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    Like others, I use and enjoy a variety of formats, depending on the situation. I prefer to work with larger negatives (to a point), because of ease of handling and processing. But for travel and photographing people in various settings away from home, 35mm works the best for me. I do not think the format per se limits the quality. My limitations have more to do with time, patience, and getting to know my subject(s).
     
  13. jp80874

    jp80874 Subscriber

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    In my retirement quest to learn more about photography I had just moved up from 35mm to 6x7cm four years ago. Lois Conner came to the University of Akron to lecture on her China trips, critique the Advanced Photography classes, and do a platinum workshop. I fell in love. Along the way I learned that I also liked 8x10 enlarged to 20x24. I have stayed with silver rather than platinum. My real love is 7x17 contact prints. The detail in these plus the w-i-d-e format really excite me. I would like to try 12x20, but at 68 I feel it is simply larger and heavier than I can handle.

    John Powers
     
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  15. mgonzale

    mgonzale Member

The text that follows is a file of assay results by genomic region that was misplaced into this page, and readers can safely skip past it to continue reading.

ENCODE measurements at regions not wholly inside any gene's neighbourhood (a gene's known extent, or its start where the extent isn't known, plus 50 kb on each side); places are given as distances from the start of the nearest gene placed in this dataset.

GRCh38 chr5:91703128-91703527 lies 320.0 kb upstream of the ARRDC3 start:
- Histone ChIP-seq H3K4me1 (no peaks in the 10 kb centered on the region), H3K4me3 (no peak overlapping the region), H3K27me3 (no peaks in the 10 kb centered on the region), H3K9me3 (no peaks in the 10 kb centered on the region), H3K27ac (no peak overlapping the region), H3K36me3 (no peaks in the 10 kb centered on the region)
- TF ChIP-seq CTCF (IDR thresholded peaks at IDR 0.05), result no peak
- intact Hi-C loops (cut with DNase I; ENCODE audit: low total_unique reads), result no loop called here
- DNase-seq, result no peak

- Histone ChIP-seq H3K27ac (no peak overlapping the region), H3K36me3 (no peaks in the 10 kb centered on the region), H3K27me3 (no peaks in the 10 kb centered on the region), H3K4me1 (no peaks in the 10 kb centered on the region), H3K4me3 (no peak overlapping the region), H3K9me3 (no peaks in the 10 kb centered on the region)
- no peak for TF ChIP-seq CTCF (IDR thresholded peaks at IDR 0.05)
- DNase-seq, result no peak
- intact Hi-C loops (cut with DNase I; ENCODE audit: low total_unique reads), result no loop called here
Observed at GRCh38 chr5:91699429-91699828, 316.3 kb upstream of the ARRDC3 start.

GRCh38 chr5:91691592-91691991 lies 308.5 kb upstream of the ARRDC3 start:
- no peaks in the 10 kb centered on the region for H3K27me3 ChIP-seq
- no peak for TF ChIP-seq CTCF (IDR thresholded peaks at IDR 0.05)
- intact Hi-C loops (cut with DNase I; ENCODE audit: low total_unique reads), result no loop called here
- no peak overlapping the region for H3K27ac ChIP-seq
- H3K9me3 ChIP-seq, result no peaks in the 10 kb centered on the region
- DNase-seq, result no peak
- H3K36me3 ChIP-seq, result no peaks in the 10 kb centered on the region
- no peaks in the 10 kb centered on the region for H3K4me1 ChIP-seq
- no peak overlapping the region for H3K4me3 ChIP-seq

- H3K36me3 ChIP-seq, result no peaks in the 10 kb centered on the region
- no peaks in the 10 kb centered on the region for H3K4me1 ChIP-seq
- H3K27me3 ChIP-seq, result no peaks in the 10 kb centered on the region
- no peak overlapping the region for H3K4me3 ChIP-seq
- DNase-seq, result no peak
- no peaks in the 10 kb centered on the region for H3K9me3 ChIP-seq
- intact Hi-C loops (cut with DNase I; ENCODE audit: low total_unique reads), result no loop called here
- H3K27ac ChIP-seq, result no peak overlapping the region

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    My photography life story:

    I shot 35mm for a few years without taking it too seriously. I decided I wanted to step up my game and started taking some photo classes at the local community college. After a few semesters, I realized that as my technique and artistic maturity grew I was still unhappy with the quality of my 35mm prints and got a Kiev 88 and then a Bronica GS-1. It was a big shock to see how great prints could be...

    A few years in that mode and then I started to realize that there could be a solution to the DOF issues I have been encountering in my MF landscapes. That has brought me to trying out 4x5 with a cheap Burke and James. I'm still seeing how I like it.

    As far as what I shoot mostly these days, it's usually the Bronica (6x7) for anything that doesn't involve people.
     
  16. Steve Smith

    Steve Smith Member

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    Like many, 35mm was my only format fo many years (I can still remember when I owned only one camera).